Jalaluddin Haqqani, the founder of the Haqqani Network, one of Afghanistan’s most feared militant groups, has died after a long illness, the Afghan Taliban said on Tuesday. The founder of the outlawed outfit had been paralysed for the past 10 years and reports of his death had even surfaced in 2015.
Haqqani, a former anti-Soviet commander in Afghanistan, formed the network in the 1970s and in 1995 pledged allegiance to the Taliban.
The news of Haqqani’s death was announced by the Taliban in a statement. Jalaluddin “was from among the great distinguished Jihadi personalities of this era,” AFP quoted the Taliban as saying. The Haqqani Network is presently being headed by Jalaluddin’s son Sirajuddin, who is also the Taliban’s deputy leader.
READ | Who was Jalaluddin Haqqani?
The dreaded terrorist group has been blamed for some of the deadliest violence in Afghanistan, including attacks on embassies in Kabul, the Afghan parliament building, local residents and US military bases. The terrorist outfit has also been blamed for plotting attacks against Indian interests in Afghanistan, including the 2008 bombing of the Indian mission in Kabul that killed 58 people.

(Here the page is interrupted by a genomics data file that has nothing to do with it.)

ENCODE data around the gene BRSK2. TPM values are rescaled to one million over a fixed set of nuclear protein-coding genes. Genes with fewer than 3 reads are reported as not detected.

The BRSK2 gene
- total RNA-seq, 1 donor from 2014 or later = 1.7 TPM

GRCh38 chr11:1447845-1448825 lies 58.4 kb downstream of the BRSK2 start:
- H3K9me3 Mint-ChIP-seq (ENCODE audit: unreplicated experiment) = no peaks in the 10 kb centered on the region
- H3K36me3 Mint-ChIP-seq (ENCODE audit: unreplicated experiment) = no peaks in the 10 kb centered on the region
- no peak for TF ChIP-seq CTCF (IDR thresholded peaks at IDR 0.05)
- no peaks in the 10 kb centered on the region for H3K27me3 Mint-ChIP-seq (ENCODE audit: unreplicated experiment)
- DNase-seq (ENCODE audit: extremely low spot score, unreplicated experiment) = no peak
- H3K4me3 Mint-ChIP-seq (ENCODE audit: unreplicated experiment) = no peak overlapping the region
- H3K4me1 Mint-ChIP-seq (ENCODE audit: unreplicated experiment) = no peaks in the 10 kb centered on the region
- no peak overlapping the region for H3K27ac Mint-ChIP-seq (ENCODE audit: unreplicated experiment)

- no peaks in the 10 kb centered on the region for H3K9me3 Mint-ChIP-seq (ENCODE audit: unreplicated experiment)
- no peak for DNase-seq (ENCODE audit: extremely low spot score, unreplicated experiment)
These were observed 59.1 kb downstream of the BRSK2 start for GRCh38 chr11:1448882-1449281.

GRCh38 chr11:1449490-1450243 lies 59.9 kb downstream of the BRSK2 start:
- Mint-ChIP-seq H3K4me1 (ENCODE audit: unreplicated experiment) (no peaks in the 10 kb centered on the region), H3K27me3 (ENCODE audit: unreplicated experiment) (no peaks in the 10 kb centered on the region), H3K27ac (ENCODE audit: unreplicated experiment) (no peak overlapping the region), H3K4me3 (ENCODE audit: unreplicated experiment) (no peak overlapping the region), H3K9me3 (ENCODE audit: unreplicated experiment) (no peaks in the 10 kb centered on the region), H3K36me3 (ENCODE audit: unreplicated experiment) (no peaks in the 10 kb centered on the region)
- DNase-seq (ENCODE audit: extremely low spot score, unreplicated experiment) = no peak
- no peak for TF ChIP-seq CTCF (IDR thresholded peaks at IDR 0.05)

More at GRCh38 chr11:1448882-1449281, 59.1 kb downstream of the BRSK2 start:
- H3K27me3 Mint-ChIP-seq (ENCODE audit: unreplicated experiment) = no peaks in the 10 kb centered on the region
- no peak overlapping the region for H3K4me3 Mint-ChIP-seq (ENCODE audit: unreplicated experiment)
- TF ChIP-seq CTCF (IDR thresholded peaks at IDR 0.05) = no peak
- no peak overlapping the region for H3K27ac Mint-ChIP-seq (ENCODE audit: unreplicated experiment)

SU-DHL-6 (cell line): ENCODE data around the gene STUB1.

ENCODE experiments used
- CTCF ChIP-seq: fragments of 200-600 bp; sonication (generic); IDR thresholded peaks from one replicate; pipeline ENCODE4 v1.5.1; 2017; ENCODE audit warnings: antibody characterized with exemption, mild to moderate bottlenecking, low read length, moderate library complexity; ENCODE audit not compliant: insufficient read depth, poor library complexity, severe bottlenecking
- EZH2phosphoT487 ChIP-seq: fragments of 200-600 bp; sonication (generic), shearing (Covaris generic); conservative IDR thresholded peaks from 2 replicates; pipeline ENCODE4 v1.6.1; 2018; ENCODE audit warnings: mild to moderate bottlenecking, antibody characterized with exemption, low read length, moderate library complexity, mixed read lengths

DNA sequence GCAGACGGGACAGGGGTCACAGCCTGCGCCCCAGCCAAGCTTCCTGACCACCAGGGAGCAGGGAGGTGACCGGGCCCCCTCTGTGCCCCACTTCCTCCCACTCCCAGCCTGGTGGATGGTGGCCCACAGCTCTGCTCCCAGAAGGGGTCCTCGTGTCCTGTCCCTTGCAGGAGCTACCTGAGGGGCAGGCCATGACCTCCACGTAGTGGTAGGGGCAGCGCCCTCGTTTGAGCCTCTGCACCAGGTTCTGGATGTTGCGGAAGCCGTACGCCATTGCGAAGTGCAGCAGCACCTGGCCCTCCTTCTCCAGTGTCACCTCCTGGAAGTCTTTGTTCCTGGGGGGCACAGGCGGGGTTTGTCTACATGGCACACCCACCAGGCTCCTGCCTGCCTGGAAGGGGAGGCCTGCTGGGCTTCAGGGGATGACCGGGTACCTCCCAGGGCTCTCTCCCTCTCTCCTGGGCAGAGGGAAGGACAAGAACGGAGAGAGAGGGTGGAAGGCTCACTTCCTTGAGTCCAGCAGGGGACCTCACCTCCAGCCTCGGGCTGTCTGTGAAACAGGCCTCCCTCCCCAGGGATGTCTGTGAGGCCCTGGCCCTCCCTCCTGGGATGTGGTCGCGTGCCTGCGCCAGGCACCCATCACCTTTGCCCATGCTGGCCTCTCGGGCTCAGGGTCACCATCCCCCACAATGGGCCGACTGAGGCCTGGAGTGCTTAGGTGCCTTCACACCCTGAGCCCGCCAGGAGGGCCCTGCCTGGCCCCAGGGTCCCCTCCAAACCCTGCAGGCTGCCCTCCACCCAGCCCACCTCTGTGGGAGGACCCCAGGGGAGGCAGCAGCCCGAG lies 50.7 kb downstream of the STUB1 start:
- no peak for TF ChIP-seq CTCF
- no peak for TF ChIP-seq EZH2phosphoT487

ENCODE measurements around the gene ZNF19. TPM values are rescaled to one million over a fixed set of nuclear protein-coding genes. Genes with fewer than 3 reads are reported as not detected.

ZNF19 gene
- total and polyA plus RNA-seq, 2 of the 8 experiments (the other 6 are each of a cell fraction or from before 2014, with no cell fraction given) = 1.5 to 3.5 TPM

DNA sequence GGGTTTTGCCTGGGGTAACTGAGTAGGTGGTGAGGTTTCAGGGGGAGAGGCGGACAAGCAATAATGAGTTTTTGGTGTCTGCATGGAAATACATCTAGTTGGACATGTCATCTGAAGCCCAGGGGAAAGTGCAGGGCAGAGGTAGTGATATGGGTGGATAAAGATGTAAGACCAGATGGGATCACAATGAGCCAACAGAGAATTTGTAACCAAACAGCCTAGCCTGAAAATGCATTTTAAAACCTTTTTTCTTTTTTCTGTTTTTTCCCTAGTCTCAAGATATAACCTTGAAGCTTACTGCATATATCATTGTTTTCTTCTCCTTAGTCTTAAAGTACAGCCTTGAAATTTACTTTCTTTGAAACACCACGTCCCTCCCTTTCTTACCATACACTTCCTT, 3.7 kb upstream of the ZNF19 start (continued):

After becoming a component of the Taliban, the Haqqani Network helped it capture Kabul in 1996. Haqqani was appointed the minister of tribal affairs, a position he held till 2001 when the US invasion of Afghanistan ousted the Taliban.
Haqqani is believed to have studied in the Dar al-Ulum Haqqaniyaa madrassa in Pakistan, which is widely known for its links to the Taliban. A fluent Arabic speaker, Jalaluddin also fostered close ties with former al-Qaida chief Osama Bin Laden, who was neutralised by US forces in Abbottabad in 2011.